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alexandra bachzetsis - an ideal for living

centre culturel suisse - paris
september 8 - december 9, 2018
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alexandra bachzetsis. photo: blommers & schumm.

Escape Act -  Alexandra Bachzetsis performance during the opening of An Ideal for Living

September 7, 2018 - 6 pm

 

Alexandra Bachzetsis develops a work that explores the frontiers of dance, physical performance, visual arts and theater, exploring the body as a stage, a critical artistic apparatus, a place of transformation and finally as a means of communication. Bachzetsis is passionate about popular culture that she considers evocative and seductive, and in the worst of cases manipulative. She´s going to implement gestures, movements and dance styles, often related to musical genres, to express emotions.

 

An Ideal for Living, the exhibition that the artist specially conceived for Centre culturel suisse - Paris, forms part of her bodies exploration. The exhibition has also will give place to her dance piece called Escape Act, making use of various garments and accessories in a process of constructing imagination and desire, the artist explores ways in which bodies and objects are reversible. Bachzetsis draws inspiration from vogue culture—particularly as showcased in the 1991 documentary film Paris Is Burning—an urban dance style that emerged in Latino and African American transgender and gay communities, characterized by fashion poses and other codified movements.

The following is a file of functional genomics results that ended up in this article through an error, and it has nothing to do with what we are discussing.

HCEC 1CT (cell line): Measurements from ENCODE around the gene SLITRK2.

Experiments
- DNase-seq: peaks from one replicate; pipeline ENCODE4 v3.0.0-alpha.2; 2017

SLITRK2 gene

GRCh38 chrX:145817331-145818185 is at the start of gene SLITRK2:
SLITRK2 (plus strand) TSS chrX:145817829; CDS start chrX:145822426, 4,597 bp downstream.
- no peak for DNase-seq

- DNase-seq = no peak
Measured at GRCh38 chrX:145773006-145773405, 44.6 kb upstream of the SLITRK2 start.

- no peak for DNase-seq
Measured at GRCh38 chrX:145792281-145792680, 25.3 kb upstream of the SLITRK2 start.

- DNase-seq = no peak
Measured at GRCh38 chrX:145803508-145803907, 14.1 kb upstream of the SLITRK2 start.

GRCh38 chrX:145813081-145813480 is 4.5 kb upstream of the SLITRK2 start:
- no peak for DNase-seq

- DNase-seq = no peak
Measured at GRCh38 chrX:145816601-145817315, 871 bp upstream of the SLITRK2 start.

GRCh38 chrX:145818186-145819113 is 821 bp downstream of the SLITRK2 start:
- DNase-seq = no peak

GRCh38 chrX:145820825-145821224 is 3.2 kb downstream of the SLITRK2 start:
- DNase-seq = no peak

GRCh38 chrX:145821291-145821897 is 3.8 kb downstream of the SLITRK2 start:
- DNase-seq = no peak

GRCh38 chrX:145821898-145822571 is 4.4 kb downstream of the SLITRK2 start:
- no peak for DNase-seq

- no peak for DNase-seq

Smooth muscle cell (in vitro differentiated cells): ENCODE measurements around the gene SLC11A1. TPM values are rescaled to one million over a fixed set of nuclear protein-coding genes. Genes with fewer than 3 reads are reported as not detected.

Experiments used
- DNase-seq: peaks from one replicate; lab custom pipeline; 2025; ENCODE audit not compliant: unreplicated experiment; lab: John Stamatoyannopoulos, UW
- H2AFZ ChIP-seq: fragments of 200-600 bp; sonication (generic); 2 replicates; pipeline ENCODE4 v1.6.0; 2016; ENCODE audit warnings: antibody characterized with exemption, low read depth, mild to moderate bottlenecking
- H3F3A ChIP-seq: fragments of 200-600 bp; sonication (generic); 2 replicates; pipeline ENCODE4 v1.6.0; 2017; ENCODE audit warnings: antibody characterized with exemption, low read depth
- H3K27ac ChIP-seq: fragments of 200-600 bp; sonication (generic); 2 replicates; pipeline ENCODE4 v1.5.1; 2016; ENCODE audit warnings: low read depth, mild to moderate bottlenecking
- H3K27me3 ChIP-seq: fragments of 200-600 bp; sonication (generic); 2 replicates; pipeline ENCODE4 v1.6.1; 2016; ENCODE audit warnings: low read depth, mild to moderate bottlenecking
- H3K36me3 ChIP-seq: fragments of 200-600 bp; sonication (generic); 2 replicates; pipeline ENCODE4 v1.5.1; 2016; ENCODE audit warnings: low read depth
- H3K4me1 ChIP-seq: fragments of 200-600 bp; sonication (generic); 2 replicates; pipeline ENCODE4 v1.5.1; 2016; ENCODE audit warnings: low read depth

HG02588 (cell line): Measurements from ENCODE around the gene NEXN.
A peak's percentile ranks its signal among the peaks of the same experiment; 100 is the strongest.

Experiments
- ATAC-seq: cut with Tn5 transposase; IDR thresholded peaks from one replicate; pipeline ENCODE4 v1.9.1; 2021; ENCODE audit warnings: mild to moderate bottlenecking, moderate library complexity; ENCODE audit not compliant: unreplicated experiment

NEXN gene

Her exhibition comprises an installation of three simultaneous video projections in which a pair of teenagers, a boy and a girl with an uncanny resemblance, act out real-life situations and sing songs. The installation includes low platforms like mini-stages inviting exhibition-goers to strike poses or sing out loud, along with various gym equipment on which to warm up and shape up one’s body. It turns out that some of these objects, designed to protect against a danger or optimize certain physical exercises, are also liable to be used dangerously, even violently. This inherent ambiguity suggests the potentially subversive ambiguities of body language.

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